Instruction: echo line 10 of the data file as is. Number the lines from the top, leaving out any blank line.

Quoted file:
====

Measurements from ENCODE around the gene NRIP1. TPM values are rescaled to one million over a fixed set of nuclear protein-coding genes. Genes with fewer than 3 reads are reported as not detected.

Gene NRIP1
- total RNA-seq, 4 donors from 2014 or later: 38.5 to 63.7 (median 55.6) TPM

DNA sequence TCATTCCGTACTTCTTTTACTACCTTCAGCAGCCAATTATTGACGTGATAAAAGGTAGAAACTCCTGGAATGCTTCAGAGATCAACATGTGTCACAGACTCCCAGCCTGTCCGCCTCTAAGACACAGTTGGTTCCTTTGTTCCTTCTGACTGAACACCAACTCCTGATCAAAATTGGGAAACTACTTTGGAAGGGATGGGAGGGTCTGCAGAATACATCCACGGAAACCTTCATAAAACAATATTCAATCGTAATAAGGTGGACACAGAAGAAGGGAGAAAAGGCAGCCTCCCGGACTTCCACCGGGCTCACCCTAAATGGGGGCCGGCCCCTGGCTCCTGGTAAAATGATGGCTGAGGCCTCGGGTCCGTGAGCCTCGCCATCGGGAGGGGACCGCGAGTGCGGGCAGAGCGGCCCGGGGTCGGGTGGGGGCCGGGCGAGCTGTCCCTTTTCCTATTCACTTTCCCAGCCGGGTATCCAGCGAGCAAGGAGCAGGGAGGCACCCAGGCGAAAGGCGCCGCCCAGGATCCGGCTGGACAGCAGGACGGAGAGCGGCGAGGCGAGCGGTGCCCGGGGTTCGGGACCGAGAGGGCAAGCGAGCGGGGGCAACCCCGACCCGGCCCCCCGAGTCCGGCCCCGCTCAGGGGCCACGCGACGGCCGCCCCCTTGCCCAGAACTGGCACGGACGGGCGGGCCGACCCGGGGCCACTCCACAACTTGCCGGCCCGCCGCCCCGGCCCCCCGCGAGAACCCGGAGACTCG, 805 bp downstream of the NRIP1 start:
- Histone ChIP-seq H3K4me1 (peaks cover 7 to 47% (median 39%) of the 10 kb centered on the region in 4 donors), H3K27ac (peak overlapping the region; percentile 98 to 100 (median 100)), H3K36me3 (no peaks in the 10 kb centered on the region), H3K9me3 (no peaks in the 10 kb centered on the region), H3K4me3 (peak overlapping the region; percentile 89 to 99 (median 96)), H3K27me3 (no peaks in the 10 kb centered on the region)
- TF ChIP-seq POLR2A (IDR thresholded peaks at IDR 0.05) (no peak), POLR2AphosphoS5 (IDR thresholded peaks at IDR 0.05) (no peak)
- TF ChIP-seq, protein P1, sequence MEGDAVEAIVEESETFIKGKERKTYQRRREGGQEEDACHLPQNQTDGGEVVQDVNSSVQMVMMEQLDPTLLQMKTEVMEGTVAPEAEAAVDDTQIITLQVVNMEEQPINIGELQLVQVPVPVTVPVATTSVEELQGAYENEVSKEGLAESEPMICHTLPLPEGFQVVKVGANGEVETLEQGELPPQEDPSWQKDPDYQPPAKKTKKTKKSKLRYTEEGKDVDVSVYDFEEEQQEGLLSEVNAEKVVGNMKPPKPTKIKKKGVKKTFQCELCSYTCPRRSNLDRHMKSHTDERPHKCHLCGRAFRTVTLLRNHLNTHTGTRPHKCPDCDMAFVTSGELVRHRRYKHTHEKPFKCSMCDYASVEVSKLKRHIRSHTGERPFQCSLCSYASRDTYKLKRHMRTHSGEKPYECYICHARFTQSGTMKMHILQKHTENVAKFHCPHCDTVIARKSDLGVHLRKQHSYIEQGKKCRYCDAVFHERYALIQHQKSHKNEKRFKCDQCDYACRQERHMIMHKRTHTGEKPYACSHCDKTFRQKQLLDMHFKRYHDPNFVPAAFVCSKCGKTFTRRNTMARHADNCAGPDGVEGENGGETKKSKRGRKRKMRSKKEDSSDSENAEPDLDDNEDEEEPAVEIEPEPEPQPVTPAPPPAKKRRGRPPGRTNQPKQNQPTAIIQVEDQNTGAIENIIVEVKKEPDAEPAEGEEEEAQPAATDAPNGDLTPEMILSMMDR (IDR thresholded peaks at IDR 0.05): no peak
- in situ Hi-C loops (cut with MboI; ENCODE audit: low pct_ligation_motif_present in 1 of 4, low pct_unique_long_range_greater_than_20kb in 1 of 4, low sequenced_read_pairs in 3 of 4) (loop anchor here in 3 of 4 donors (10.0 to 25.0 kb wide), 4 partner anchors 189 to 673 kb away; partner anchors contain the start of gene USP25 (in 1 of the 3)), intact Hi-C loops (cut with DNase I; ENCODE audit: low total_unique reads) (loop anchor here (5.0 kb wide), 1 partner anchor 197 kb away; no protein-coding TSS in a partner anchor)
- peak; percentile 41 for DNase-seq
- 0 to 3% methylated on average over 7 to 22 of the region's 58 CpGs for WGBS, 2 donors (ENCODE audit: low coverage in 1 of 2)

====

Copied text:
- 0 to 3% methylated on average over 7 to 22 of the region's 58 CpGs for WGBS, 2 donors (ENCODE audit: low coverage in 1 of 2)